When I was a girl, I had a face full of freckles. My mom said they were angel kisses, but I knew better. My fourth grade math teacher, Mr. Fry, called me a freckle factory, and that was exactly what I felt like. He would sneak up beside me while I was figuring multiplication tables and grab a fistful of them right off my face. “Egad!” he would shout in his best mad professor voice. “I do believe I’ve got one!”
And with that, he’d dash up to his desk, upsetting papers and bumping elbows along the way, his tweed blazer flapping and argyle socks flashing in time to his leggy strides. With freckles practically bursting through his fingers, he’d shove his hands into the old pickle jar he kept by the blackboard, next to the sparrow’s nest he found in his backyard. Clapping the lid on tight with an exaggerated sigh of relief, he’d peer in at my freckles to see how many he had captured. He always tried to count them so that he could record the number in his great red SCIENTIFIC JOURNAL on FRECKLE PHENOMENA.
Unfortunately, there weren’t very many numbers to record since Mr. Fry was not very good at capturing freckles. No matter how careful he was, the jar always came up empty when he withdrew his hand. This never failed to come as a deep and sorrowful surprise to all of us because Mr. Fry was forever taking pains to make sure he didn’t lose a single one. Maybe they are just hiding at the bottom of the jar, we’d suggest. This was a logical idea, Mr. Fry would say, scratching his gray hair into a frantic, staticy orb. Hadn’t he just read a book about how freckles were sometimes sneaky like that? With renewed fervor, he’d put on his old horned bifocals to get a better peek. None. Maybe they are just sticking to the lid? Out came the magnifying glass. Nope. Try binoculars? Fancy comet-finding telescope? No luck. Mr. Fry could never find the freckles once he put them in the jar.
I didn’t let these setbacks affect my opinion of Mr. Fry in the least, and they didn’t seem to dampen his enthusiasm for the sport. If anything, they made him all the more determined.
Once, he tried to scare the freckles off my face by throwing a damp paper towel ball at me while I was laboring over long division. I guess I was more startled than my freckles because they all hung on tight when I jumped, and Mr. Fry didn’t get a single one. But even if he managed to pinch a freckle or two off my nose or arm, the freckles always seemed to get loose on him by the time class was finished. Mr. Fry said that was on account of the fact that freckles are very smart, despite their humble appearance. He couldn’t seem to outwit them long enough to keep them caught. He said that if he didn’t get a little better at keeping them locked up, pretty soon we’d have a freckle epidemic on our hands. They might just overrun the whole school! Right then and there I imagined up a whole math class full of freckle-faced fourth graders all because of my freckles getting out and finding themselves new homes.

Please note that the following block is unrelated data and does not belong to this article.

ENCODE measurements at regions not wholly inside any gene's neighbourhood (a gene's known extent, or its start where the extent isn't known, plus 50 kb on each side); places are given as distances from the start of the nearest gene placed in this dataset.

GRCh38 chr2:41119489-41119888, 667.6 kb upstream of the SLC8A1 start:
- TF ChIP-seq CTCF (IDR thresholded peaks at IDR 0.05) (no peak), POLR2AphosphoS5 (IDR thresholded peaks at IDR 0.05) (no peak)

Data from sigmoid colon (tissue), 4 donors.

But it never happened, so Mr. Fry never got much concerned about the amount of freckles he was freeing. He just went about trying to capture new ones every day. It must have been hard work, but he never complained. My mom said that was because Mr. Fry had perseverance. I didn’t know exactly what that meant, but it sounded like a good long word, the kind of word that might explain what it means to give your best to something, to keep trying no matter how many times you fail, and to never give up on dreams that don’t come true right away. If that’s what perseverance meant, then I thought my mom was right. Mr. Fry had a ton of it.
But I thought Mr. Fry had something else, too. I thought Mr. Fry had a way of looking out into the first row of a fourth grade math class that allowed him to see more than just a bunch of sticky kids who couldn’t add fractions. I thought that maybe all of Mr. Fry’s perseverance was really something else altogether, and that maybe Mr. Fry wouldn’t like freckles so much if it wasn’t for the factories that made them.
I graduated from the fourth grade with very little fanfare. Mr. Fry kept us the whole class period on the last day of school. But he didn’t teach. He pulled us around him in a big circle on the floor and read us stories, like we were kindergarteners. With a voice drenched in conviction, he read Oh, the Places You’ll Go! until I truly believed I was destined to become something great.
Then suddenly, the bell rang. Everyone got up to leave, except Mr. Fry. He sat in the empty circle by himself, watching us go. I knew what he was thinking. He was thinking about freckles, and about how he didn’t have any, and about how the pickle jar by the blackboard was stuck being empty because of it. I realized then that sometimes the easiest things to catch are the hardest things to hold on to, and the hardest things to let go. Like freckles, and angel kisses, and fourth grade math teachers who look at a row of kids who can’t add fractions and see something more.